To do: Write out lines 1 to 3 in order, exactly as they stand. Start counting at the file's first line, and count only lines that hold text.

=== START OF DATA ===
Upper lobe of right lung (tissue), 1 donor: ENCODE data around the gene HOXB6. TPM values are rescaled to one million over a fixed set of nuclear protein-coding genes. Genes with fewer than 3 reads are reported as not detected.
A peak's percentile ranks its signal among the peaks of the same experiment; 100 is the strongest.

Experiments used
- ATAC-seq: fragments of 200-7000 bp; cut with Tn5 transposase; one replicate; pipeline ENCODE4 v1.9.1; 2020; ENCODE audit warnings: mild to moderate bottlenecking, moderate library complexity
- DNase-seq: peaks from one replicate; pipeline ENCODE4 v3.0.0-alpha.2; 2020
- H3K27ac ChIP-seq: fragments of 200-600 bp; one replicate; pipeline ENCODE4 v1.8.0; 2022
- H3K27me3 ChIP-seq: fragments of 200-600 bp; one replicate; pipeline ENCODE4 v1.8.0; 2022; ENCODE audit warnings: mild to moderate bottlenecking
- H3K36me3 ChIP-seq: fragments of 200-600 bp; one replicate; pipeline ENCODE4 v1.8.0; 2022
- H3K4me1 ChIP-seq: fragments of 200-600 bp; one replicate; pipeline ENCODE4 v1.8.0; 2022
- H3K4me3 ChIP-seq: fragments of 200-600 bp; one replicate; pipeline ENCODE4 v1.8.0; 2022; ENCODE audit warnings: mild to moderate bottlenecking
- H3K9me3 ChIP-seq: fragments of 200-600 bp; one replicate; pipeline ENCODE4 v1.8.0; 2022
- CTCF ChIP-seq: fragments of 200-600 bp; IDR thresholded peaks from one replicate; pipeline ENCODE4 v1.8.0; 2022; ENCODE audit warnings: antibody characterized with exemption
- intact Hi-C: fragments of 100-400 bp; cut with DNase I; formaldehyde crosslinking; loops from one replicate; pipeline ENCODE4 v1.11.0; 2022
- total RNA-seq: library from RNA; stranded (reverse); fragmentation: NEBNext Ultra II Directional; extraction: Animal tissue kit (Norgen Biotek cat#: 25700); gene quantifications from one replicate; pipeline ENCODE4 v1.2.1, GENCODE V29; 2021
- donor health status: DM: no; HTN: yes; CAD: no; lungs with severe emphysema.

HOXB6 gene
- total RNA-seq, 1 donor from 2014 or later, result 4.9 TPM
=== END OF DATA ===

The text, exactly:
Upper lobe of right lung (tissue), 1 donor: ENCODE data around the gene HOXB6. TPM values are rescaled to one million over a fixed set of nuclear protein-coding genes. Genes with fewer than 3 reads are reported as not detected.
A peak's percentile ranks its signal among the peaks of the same experiment; 100 is the strongest.

Experiments used